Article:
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Eco-friendly calling

A saavy businesswoman wraps herself in a career that helps environment

Sat Aug 08 2009

When Melanie Kushner decided to design and sell scarves as a career, she chose to make her business eco-friendly.

Lilë Design, which launched in January, features whimsical scarves produced in Toronto using non-toxic dyes and organic cotton.

The company's business cards and catalogues are printed locally on paper certified by the Forest Stewardship Council, which ensures it comes from responsibly managed forests and verified recycled sources.

"Having a conscience about the environment has always been really important to me," Kushner says.

Across Toronto a growing number of small businesses are going green. Running an eco-friendly small business not only helps the planet, it may boost a company's bottom line, experts say.

Al Gore's An Inconvenient Truth (2006) marked a turning point in "public consciousness of environmental issues," says Toronto Environmental Alliance executive director Franz Hartmann. Since then, concerns about the environment have become more mainstream.

By offering green products or services, a small business can attract consumers and employees who care about the environment. "Small business people know that their potential customers are also much more environmentally aware so they are saying, `How can I benefit from that? How can I better serve my customers?'" says Hartmann.

Customers may also be willing to pay more for a product or service if it's truly green. Becoming eco-friendly "can be a way of positioning your firm to have an advantage over competitors who may be a little less pricey but are also less good for the environment," says marketing professor Eileen Fischer, who holds the entrepreneurship and family enterprise chair at York University's Schulich School of Business. Research shows that holds true even during a recession, says Chris Lowry, director of Green Enterprise Toronto, a network of 347 locally owned and eco-minded businesses.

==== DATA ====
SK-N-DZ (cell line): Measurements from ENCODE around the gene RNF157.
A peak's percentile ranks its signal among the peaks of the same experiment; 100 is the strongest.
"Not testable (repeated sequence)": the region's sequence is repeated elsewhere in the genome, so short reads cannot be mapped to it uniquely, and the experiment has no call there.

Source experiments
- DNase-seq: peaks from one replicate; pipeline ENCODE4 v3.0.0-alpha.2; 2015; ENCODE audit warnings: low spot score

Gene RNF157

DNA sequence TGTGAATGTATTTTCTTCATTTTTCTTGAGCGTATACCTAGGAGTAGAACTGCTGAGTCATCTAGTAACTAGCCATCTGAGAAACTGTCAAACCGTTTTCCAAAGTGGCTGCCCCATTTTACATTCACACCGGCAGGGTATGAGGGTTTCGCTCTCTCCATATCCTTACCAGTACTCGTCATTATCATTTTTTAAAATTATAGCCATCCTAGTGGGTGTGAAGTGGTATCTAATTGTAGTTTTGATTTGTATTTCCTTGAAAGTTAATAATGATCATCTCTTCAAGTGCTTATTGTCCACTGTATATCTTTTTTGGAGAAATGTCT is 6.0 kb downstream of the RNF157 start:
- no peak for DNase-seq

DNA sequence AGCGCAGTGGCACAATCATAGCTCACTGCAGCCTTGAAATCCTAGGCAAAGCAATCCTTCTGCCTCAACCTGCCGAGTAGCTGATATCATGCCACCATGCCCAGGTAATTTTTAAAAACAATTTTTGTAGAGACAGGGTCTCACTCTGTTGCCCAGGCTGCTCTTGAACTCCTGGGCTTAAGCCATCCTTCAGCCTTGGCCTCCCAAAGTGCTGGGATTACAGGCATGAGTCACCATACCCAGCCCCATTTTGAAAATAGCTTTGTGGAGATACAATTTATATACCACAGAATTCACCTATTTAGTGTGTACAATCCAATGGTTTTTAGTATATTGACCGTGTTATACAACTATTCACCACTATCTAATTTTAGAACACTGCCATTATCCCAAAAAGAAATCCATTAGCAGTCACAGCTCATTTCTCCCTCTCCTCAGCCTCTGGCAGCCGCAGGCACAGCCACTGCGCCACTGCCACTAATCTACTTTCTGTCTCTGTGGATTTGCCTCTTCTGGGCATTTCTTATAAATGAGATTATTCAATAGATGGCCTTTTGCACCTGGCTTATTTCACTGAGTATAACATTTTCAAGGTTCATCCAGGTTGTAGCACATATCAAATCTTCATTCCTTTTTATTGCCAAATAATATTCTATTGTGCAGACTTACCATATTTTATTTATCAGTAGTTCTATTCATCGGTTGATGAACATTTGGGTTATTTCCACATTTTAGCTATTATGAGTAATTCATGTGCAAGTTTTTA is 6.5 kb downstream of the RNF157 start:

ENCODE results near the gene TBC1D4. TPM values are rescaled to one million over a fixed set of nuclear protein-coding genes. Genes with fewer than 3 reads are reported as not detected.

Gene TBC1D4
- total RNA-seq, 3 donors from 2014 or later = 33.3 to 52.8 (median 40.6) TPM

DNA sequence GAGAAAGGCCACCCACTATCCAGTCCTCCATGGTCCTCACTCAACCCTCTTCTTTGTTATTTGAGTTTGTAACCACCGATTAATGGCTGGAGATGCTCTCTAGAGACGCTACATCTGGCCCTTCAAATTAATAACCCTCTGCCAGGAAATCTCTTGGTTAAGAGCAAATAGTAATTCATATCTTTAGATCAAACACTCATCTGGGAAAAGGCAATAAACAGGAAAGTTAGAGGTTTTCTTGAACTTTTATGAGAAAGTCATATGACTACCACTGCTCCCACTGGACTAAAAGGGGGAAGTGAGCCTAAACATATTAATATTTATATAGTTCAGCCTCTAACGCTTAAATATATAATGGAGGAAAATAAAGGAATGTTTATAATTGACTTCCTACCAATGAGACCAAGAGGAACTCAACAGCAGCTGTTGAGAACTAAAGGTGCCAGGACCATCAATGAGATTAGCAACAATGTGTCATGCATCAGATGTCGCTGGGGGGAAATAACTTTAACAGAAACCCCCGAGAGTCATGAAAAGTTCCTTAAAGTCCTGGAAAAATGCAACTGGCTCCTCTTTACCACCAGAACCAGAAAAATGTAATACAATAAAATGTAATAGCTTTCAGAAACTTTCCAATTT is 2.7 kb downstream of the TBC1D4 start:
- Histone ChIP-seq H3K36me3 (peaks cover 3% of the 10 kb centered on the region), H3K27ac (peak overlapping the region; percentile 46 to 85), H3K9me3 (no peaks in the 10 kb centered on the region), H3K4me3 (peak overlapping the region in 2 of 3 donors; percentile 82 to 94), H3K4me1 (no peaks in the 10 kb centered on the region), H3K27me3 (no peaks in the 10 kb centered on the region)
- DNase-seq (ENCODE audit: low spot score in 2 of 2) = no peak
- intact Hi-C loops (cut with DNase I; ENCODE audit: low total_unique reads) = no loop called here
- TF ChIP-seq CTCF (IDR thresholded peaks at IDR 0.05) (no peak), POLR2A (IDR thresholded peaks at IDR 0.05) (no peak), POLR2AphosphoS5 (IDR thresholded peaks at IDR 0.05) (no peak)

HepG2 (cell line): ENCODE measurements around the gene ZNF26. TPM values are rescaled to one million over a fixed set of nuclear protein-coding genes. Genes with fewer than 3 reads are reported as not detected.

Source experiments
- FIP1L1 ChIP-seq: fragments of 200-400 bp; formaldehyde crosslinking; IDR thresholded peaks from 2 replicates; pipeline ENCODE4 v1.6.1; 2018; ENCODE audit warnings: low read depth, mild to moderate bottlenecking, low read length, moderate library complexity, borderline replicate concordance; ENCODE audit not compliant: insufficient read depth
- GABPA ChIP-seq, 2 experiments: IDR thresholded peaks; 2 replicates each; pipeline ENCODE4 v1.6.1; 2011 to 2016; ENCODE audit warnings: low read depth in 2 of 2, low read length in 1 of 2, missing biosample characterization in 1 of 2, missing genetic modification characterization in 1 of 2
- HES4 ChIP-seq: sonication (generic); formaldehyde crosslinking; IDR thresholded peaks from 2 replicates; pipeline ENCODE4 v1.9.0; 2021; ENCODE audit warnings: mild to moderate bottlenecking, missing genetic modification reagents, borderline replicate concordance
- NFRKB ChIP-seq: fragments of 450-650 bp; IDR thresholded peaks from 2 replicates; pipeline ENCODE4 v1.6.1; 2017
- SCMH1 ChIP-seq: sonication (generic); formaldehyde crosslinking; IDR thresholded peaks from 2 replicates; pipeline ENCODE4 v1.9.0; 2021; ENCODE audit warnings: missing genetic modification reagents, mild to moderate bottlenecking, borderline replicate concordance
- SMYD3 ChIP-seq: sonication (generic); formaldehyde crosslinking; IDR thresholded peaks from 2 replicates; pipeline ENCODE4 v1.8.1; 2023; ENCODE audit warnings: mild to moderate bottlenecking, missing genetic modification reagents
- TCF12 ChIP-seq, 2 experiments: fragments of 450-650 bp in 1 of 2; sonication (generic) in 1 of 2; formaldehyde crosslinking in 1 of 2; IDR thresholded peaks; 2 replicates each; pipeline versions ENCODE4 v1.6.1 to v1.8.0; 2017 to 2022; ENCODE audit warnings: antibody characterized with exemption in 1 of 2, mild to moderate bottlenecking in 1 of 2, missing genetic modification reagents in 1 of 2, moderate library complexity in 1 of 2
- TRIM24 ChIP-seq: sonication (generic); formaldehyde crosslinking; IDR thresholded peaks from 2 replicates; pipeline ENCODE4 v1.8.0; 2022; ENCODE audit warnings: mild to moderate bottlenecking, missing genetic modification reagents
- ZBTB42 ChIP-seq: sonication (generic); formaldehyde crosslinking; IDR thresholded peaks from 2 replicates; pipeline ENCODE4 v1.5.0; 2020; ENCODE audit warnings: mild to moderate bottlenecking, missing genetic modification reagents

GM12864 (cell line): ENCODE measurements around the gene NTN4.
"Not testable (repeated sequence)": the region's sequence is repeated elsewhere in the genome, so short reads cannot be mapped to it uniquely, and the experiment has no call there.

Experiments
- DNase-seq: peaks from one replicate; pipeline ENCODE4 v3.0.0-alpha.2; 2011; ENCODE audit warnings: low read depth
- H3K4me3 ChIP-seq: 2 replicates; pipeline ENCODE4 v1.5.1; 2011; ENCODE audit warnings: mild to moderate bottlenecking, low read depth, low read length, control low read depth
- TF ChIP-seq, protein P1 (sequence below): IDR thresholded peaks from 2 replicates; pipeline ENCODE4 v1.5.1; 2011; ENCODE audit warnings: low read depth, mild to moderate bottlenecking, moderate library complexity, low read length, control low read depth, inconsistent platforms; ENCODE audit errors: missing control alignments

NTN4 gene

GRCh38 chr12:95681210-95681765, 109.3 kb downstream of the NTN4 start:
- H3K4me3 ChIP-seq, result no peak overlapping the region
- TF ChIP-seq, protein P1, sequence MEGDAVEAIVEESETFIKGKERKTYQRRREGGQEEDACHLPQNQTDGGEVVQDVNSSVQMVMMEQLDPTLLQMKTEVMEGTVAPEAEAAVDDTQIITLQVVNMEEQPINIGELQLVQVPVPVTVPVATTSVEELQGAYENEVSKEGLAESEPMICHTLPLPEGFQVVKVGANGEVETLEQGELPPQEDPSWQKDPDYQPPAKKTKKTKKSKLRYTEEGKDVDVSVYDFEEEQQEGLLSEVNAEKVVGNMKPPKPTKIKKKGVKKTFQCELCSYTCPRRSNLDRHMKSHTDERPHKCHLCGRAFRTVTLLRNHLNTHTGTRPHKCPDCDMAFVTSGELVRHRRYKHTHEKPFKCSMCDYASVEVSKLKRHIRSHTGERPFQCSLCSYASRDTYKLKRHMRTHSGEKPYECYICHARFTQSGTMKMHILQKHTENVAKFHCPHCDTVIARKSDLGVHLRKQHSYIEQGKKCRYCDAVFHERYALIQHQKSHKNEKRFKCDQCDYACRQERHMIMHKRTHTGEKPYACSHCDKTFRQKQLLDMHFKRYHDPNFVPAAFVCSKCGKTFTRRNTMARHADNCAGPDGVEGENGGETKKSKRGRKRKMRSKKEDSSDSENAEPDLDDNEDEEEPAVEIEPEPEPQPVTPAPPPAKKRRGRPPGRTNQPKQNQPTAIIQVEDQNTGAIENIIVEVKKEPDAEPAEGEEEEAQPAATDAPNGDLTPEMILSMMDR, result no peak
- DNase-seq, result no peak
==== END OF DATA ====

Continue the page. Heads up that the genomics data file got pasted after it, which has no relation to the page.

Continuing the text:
Consumers who have shifted their thinking "are still willing to pay more for those things which they've decided are part of their health and well-being, (such as) having less chemicals in their life," Lowry says.

Kushner knows her scarves would be less expensive if she didn't use organic cotton, feature natural dyes or have them hand silkscreened in Toronto. In addition to being eco-friendly, each of those elements adds to the quality of the scarves.

Retailers agree. Lilë Design patterned scarves, which cost $58 online, are available at boutiques such as Toronto's Distill Gallery and Vancouver's Mooncruise Gallery.

Going green may also help cut a company's expenses. That's because being sustainable also means having an eco-friendly infrastructure. Have an energy audit done and do all the retrofits that are required, such as installing energy efficient windows, using fluorescent light bulbs and buying Energy Star-rated office equipment.

These changes will not only add to a company's green credibility, they can reduce a company's energy bills. On top of that, "a small business person can write off some of the improvements from a tax perspective," Hartmann says.

Green consumers may be willing to pay higher prices for eco-friendly products, but they'll also be incensed if a company misrepresents the environmental impact of its products or services.

Eco-aware customers "are discerning. They are critical thinkers," Lowry says. As a result, "it backfires when you make claims that aren't substantiated in practice."

If your small business is taking some earth-friendly steps, don't over-claim your business's actions.

"There is only so much that any individual organization reasonably can and is doing to save the planet." And consumers know that, Fischer says.

Kushner seems to have the balance right. "I'm not looking to save the world. But I'm looking to help consumers have an option that gives back."

As posted at: http://www.thestar.com/Business/article/678173

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